Henry Kissinger and U.S. officials hold meetings in Saigon with South Vietnamese President Nguyen Van Thieu to discuss the proposed peace treaty drafted by Kissinger and Le Duc Tho, the chief North Vietnamese negotiator in Paris.
Thieu remained adamant in his opposition to the draft treaty provisions that permitted North Vietnamese troops to remain in place in the South. Kissinger tried to convince Thieu to agree to the provisions anyway, but Thieu still balked. This would be a major stumbling block in the continuing negotiations. In an attempt to further the peace process, President Nixon announced a halt in bombing of North Vietnam above the 20th parallel. He also sent a message to North Vietnamese Premier Pham Van Dong confirming that the peace agreement was complete and pledging that it would be signed by the two foreign ministers on October 31.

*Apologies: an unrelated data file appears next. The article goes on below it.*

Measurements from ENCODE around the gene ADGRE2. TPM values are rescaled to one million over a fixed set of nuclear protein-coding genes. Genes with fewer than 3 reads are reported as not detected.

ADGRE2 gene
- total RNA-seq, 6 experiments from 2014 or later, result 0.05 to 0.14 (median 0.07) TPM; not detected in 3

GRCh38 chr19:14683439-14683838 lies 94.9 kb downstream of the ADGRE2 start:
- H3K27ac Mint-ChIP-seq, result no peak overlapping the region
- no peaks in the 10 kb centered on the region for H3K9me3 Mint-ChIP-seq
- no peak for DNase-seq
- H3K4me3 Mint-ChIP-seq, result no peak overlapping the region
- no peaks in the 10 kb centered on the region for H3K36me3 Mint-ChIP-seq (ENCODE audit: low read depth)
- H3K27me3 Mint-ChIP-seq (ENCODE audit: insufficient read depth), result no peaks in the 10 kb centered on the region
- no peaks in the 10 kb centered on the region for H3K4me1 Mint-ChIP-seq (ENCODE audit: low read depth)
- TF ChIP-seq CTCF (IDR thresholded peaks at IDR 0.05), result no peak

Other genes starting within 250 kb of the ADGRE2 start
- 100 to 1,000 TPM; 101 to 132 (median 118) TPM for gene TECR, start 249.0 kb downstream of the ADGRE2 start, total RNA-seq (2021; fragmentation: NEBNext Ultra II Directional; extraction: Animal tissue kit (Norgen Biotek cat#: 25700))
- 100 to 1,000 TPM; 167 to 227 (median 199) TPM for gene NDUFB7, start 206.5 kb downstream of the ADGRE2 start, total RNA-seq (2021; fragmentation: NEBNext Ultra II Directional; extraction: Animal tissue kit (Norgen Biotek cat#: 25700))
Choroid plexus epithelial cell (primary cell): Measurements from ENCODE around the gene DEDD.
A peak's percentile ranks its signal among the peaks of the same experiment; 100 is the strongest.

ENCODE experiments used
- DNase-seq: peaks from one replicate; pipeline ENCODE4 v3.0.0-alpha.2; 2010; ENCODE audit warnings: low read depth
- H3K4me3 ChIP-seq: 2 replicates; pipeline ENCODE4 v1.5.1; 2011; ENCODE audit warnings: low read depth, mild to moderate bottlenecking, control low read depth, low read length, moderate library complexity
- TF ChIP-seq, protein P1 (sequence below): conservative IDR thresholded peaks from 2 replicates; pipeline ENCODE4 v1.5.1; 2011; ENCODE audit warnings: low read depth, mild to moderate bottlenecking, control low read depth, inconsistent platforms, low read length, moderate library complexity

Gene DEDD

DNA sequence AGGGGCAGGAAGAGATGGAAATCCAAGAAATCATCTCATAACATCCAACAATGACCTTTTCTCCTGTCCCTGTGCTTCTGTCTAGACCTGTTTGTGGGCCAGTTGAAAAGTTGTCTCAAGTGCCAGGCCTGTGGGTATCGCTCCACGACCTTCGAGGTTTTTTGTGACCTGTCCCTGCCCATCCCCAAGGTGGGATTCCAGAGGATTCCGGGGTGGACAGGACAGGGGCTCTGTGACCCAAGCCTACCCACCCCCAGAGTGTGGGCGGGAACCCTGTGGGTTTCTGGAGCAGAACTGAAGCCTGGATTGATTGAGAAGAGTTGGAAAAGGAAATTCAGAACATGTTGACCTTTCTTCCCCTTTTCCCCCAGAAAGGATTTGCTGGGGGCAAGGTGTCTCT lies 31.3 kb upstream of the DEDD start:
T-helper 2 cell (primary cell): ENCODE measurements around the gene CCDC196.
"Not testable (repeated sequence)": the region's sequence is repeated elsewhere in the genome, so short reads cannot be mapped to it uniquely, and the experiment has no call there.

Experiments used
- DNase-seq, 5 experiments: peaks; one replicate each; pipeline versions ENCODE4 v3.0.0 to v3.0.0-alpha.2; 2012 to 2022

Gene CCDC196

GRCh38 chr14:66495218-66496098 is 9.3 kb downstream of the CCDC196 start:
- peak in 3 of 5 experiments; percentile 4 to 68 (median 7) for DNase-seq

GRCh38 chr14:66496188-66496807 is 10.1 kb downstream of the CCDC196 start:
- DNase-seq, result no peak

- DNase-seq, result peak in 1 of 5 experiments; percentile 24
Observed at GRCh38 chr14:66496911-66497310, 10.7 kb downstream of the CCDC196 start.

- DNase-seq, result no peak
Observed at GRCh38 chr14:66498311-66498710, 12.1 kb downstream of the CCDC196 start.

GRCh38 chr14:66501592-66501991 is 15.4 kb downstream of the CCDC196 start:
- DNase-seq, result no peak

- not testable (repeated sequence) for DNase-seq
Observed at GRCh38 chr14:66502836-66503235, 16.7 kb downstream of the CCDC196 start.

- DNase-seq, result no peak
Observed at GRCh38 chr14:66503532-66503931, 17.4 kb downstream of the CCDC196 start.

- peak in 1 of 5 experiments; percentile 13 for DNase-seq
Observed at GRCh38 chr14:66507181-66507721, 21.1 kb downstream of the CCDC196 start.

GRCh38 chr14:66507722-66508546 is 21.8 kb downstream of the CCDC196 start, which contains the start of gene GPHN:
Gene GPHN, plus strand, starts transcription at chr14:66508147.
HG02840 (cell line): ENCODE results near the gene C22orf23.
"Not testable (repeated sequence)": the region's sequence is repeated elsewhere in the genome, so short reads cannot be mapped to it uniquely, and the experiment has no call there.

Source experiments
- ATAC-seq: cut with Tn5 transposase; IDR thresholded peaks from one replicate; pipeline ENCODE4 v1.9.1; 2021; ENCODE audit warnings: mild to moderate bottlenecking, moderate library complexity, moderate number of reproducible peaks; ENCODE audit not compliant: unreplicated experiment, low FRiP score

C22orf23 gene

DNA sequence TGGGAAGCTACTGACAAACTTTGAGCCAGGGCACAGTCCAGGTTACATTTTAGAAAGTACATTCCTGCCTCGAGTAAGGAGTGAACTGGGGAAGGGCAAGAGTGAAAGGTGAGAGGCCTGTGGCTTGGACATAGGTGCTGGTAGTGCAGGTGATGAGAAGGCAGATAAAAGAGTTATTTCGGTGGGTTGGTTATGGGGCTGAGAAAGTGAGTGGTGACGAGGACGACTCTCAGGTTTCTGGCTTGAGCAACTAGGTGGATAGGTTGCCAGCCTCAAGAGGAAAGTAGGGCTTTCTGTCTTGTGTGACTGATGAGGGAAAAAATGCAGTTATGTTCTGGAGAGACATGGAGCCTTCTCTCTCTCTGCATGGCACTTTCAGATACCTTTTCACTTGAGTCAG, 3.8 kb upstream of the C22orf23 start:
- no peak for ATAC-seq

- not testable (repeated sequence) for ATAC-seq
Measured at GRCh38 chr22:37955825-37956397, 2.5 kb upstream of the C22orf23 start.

However, Thieu’s continued recalcitrance caused so much friction at the negotiating table that the North Vietnamese walked out. They returned only after Nixon ordered the resumption of the Linebacker II bombing campaign against North Vietnam. The peace treaty was eventually signed in January 1973 (after the United States threatened to sign it alone with the North Vietnamese if Thieu refused to participate) and the cease-fire went into effect at midnight on January 27, 1973. Under the terms of the treaty, all U.S. military forces departed two months later. As Thieu feared, the peace treaty left 160,000 troops in the South and the fighting in South Vietnam resumed after only a brief pause. As U.S. military aid, which had been promised by President Nixon, slowed and then ceased altogether, the South Vietnamese were left fighting for their very lives. They held out for two years, but succumbed to the North Vietnamese in 1975, when Saigon fell in just 55 days.